Paula Wolfe heads to Brighton with a new album and a new book under her belt for a date at The Komedia on January 22.
The tour marks the release, within 12 days of each other last summer, of Paula’s third entirely self-produced album White Dots White Dots and the publication of Women in The Studio: Creativity, Control and Gender in Popular Music Production (Routledge), the book version of her research for her PhD.
A singer-songwriter, producer and performer herself, Paula charts in the book the rise of self-production practices among female artists since the early noughties.
“There was a massive hiatus between the second and third albums, and that was when I took on board the PhD which turned into this monster of a research project. I released the last album in 2009 and then I was doing the PhD and I moved house and left a partner and I was teaching to pay the bills.
“And then I took on this huge project, a dilapidated house in the sticks of Norfolk, about ten miles from Norwich. The old part of the house is a 16th century grade 2 listed nightmare, and then there was an L-shaped bungalow which would never have been allowed now. I knocked the two through and it ended up being my studio. I thought I was going to use an outhouse, but this turned out to have the perfect acoustic for recording, and I was able to fit the full kit into my living room.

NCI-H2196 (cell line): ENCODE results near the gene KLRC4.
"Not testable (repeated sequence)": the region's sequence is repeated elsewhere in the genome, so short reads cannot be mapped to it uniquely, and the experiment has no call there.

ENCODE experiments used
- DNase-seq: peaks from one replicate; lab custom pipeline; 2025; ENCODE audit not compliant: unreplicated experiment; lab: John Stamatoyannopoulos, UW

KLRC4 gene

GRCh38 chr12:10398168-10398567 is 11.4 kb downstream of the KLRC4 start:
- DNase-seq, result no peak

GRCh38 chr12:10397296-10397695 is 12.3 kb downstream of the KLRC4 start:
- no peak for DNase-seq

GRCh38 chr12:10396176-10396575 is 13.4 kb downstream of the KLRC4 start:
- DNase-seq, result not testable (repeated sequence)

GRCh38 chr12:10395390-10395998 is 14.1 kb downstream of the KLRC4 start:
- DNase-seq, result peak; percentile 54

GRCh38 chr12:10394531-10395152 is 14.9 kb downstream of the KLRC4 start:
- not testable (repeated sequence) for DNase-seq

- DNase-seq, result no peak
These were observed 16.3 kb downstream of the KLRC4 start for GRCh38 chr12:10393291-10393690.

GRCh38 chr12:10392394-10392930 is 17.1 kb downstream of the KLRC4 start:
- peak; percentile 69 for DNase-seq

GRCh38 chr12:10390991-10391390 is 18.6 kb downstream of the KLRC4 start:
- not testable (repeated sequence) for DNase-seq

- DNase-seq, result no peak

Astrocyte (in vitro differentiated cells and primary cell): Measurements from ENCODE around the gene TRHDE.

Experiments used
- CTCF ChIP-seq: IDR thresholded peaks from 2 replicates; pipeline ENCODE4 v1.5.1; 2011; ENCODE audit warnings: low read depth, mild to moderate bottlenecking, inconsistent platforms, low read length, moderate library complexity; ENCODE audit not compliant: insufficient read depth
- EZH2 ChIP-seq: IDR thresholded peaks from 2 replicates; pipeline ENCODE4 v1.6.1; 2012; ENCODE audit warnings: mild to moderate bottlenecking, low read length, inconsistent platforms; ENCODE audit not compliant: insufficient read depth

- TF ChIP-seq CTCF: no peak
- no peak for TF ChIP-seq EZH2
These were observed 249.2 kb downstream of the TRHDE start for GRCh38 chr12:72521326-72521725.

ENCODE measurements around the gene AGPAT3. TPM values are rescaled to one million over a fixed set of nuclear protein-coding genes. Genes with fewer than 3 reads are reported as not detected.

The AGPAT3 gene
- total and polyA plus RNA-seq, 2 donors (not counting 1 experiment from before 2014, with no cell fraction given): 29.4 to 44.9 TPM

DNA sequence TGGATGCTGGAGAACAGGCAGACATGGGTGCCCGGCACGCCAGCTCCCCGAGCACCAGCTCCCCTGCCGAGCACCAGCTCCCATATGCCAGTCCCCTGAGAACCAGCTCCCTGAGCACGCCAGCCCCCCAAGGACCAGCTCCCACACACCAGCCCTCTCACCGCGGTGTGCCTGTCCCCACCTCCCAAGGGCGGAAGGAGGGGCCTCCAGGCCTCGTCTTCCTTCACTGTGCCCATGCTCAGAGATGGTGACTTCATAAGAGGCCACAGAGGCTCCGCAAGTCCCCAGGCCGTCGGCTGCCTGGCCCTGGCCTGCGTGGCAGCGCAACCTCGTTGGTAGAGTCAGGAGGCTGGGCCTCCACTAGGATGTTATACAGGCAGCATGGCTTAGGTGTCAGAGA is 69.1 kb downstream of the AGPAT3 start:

“I have been writing the album all the way along.
“Self-produced is nothing new now. There are so many artists who are self-producing and self-releasing and running their own thing. But the book argues that music production is gendered. If you say the words music producer, you immediately think of a bloke.
“What music production does is take the raw product and turn it into a product that you can then take to market, and historically it has been a very masculine activity. It is also the most powerful practice in the industry.
“But the conversation has now been opened up. A lot of work on gender has been done, but there is still an awful lot to say. We have certainly not yet reached a point of gender equivalence.”
As for the album, there are 11 tracks: “They are a combination of personal takes on things that have happened and also fictional accounts as well. They are stories really, and one of the stories that has really struck home with people has been a song called Georgia Blue.”
Paula was in London waiting for a train back to Norfolk on a freezing night. The news came through that the train driver had gone. The song sees Paula pondering just what exactly what he might have gone off to do.
“I have imagined him –instead of driving people home on a freezing night to Norwich – deciding to go off instead and cross-dress and be beautiful.”
And if that’s what he had really done, Paula would most definitely have forgiven him.
“There is another song called Caravan Man which is slightly made up. I had been on a trip with my brother and his then partner to the south of France. I noticed a bloke sitting outside his caravan. He had lots and lots of empty chairs and a big table set up as if there was a big party going on, but there he was on his own, so I made up a story about him. And that’s the album – a combination of fictional accounts and things that caught my eye, just things that really struck me.”